vorsome cooking. Give this de
licious, traditional Easter meat
its due by cooking it according to
the most modern methods and
dressing it up as attractively as
in the photograph.
Wipe the meat clean with
damp cloth. Place ham fat side
up on rack in open roasting pan.
Do not add water. Do not cover.
Do not baste. If you have a meat
thermometer insert it through
outside fat into center of thick
est muscle so that bulb does not
rest on bone or fat.
TIMES GIVEN are for ham at
room temperature when started.
Since heat penetrates a thick
piece of meat like a ham very
slowly, additional time should be
allowed when meat has been
taken from refrigerator a short
time before roasting. (Many
hams on the market carry cook
ing directions which should be
used for that particular kind.)
Half an hour before ham is
done, take from oven and re
move rind. To make flower de
sign on ham, cut fat surface with
scalloped cookie cutter and place
3 to 4 cloves in center of each.
Spread ham with strained apri
cot jam or orange marmalade.
Return scored and glazed ham
to oven and bake remaining
(Oven Temperature 300® F.-325" F.)
Minutes Per Pound
Little Susan Gibby was enter
tained on the occasion of her
first birthday at the home of her
parents in South Gastonia re
cently. She is the daughter of
Mr. and Mrs. Tommy Gibby. The
father is a doffer in Rayon
-From page 1
1955 season, a ten-year record that was recogniz
ed as the best active collegiate coaches. The
record; 76 victories, 18 defeats and 6 ties.
DURING World War II Tatum served in the
Navy. In 1945 he was head coach at Jacksonville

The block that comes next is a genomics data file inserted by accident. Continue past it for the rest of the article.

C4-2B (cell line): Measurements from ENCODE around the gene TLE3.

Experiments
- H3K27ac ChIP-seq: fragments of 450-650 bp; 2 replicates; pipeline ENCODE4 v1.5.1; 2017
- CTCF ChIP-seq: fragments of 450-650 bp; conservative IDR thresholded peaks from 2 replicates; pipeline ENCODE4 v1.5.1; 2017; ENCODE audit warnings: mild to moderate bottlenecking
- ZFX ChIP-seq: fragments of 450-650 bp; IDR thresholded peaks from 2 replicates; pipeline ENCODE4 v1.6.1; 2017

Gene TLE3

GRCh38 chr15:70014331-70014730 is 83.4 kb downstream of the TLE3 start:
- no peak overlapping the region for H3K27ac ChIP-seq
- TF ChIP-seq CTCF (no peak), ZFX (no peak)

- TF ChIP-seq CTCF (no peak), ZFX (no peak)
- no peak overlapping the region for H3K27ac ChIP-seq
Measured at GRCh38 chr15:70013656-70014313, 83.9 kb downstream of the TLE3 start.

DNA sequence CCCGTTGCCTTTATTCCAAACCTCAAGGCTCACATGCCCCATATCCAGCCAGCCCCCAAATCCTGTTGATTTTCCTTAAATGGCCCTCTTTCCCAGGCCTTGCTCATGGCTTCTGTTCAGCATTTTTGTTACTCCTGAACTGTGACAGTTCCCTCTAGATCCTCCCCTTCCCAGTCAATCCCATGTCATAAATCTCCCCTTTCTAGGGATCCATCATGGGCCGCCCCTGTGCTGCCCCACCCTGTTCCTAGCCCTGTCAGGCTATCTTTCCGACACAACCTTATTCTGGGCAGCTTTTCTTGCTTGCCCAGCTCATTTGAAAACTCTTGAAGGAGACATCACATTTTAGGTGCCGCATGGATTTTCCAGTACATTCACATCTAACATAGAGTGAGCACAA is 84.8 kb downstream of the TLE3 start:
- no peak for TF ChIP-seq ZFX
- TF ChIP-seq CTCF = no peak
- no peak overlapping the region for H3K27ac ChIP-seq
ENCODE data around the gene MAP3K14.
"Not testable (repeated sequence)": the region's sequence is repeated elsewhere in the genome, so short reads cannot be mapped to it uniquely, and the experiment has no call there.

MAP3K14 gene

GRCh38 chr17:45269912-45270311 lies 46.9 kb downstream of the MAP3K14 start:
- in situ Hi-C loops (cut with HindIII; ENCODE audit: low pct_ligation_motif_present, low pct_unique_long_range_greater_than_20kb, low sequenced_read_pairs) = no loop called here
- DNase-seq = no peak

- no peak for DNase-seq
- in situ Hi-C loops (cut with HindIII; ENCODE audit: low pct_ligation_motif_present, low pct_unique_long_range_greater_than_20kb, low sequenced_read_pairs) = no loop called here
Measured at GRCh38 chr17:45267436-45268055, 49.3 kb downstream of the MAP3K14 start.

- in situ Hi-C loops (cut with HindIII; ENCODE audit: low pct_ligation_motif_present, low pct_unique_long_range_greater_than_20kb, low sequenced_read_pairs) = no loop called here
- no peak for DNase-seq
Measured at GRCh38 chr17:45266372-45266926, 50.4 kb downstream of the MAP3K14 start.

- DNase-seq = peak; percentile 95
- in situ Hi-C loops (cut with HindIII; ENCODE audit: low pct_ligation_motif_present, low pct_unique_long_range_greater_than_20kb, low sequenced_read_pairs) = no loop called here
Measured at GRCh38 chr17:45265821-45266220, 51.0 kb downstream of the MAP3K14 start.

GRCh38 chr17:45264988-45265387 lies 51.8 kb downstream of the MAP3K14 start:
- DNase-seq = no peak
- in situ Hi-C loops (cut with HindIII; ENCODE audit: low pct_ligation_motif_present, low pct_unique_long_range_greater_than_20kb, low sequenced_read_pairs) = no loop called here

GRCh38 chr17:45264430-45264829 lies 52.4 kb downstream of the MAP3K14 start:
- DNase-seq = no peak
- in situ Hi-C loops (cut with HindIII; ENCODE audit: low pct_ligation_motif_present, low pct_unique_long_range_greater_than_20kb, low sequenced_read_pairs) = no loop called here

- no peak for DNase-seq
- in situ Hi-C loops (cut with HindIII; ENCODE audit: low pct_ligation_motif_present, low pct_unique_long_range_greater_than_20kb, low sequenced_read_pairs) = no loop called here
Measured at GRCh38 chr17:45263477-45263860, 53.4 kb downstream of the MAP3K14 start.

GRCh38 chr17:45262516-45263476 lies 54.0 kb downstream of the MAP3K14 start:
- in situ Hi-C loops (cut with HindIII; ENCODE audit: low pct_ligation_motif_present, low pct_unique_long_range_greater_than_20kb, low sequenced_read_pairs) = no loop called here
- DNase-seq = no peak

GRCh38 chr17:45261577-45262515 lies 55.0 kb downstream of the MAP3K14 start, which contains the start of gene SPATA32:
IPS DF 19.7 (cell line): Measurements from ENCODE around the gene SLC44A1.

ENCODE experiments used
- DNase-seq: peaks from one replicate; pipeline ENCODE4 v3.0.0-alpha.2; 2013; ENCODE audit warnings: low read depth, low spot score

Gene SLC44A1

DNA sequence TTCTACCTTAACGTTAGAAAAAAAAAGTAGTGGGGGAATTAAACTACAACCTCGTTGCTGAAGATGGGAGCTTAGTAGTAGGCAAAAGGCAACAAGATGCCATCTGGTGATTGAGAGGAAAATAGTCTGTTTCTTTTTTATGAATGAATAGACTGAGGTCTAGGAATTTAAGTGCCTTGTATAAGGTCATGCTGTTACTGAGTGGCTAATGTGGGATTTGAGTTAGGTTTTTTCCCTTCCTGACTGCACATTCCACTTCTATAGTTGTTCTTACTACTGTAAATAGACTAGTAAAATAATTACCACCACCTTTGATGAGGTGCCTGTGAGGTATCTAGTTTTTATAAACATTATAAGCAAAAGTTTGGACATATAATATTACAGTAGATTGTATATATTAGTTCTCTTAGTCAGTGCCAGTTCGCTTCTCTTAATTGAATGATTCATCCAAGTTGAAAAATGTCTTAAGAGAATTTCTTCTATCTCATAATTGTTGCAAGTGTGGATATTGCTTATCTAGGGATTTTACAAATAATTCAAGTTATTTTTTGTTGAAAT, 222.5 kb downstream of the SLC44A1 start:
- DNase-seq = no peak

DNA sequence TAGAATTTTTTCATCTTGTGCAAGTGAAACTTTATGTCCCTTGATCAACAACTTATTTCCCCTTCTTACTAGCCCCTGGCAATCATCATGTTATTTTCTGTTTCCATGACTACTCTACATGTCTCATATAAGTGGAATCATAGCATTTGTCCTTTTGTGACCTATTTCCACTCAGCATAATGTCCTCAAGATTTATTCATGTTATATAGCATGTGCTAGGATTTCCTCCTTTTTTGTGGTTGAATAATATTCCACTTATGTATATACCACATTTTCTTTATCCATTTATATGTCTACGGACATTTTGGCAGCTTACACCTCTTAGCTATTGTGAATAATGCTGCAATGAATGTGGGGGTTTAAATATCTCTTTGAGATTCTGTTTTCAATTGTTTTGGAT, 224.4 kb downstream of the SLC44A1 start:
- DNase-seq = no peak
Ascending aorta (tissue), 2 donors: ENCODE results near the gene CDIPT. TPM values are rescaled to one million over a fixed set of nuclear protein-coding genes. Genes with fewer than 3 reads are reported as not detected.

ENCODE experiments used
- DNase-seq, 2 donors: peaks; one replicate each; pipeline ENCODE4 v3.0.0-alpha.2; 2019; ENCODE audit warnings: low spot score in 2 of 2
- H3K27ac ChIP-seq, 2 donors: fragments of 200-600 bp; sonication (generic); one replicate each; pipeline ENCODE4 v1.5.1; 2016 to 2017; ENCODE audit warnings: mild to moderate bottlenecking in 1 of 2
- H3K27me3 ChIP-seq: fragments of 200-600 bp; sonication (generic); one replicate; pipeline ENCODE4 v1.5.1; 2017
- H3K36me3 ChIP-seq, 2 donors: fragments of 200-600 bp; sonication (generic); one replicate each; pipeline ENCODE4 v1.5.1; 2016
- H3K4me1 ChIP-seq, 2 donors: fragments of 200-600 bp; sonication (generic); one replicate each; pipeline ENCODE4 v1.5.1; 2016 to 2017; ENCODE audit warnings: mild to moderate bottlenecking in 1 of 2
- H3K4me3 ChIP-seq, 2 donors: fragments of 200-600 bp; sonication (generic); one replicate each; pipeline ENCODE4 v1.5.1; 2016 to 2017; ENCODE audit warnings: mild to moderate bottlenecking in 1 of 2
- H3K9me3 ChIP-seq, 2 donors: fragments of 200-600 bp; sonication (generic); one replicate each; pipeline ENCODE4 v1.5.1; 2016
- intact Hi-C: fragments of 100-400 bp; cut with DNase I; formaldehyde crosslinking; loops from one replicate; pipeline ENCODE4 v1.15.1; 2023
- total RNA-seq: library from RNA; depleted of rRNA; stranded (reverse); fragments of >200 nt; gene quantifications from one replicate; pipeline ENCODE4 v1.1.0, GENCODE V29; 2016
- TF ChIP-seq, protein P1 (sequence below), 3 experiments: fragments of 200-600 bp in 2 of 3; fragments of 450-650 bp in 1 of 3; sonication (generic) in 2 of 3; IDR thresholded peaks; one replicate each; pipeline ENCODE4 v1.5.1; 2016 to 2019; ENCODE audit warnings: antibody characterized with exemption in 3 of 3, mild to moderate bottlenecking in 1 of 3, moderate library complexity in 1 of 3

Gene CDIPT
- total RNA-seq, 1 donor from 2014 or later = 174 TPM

Naval Air Station. After discharge from the
service, he molded a strong Oklahoma team that
heaped up victories which included a win in the
Then Tatum moved to Maryland and began to
build the Terps into a national power. In the
nine years he spent at Maryland, the school had
three unbeaten teams, a national champion, high
ranking in the polls for several years, and a new
stadium and field house, its first All-American
and professional football stars.
Coach Tatum’s favorite diversion is golf.
He is greatly in demand as a public speaker.
In 1955, for example, his tours took him from
coast-to-coast; to Hawaii, Japan and Alaska.
James Batchler and family were recent Sunday dinner guests
of Ruby Daniel, spooler tender.
Lee Lattimore, spooler tender, has returned to work after an
illness of several weeks.
Airman Tommy Stowe has returned to his base in Seattle,
Wash., after spending 30 days furlough with his mother, Mrs.
Annie Belle Stowe, starter maker.
New employees in the Spooling Department are Grace Mc-
Keown and Eula High.
—Turn to page 6
Volume V, No. 4, April, 1956
Published by The Firestone Tire & Rubber Company, Firestone Textiles Division,
Gastonia, North Carolina. Department of Public Relations
CARDING — Edna Harris, Jim Ballew,
SPINNING—Lillie Brown, Mary Turner,
SPOOLING—Nell Bolick, Ophelia Wallace,
TWISTING—Elease Cole, Pearl Aldridge,
Corrie Johnson, Lorene Owensby,
Dorothy Baber, Dean Haun, and Vera
SALES YARN TWISTING—Elmina Brad
SYC WEAVING—Lucille Davis, Sara
Davis, Nina Milton, Juanita McDonald.
CORD WEAVING—Roy Davis, Irene
Odell, Mary Johnson.
QUALITY CONTROL — Sally Crawford,
Leila Rape, and Louella Queen,
WINDING—Mayzelle Lewis, Elizabeth
CLOTH ROOM—Margie Waldrep.
WAREHOUSE — Patsy Haynes, George
Harper, Albert Meeks, Rosevelt Rainey.
PLASTIC DIP—Jennie Bradley.
MAIN OFFICE—Doris McCready.
SUPERINTENDENT'S OFFICE—Sue Van
PERSONNEL OFFICE—Bea Bradshaw.
Claude Callaway, Editor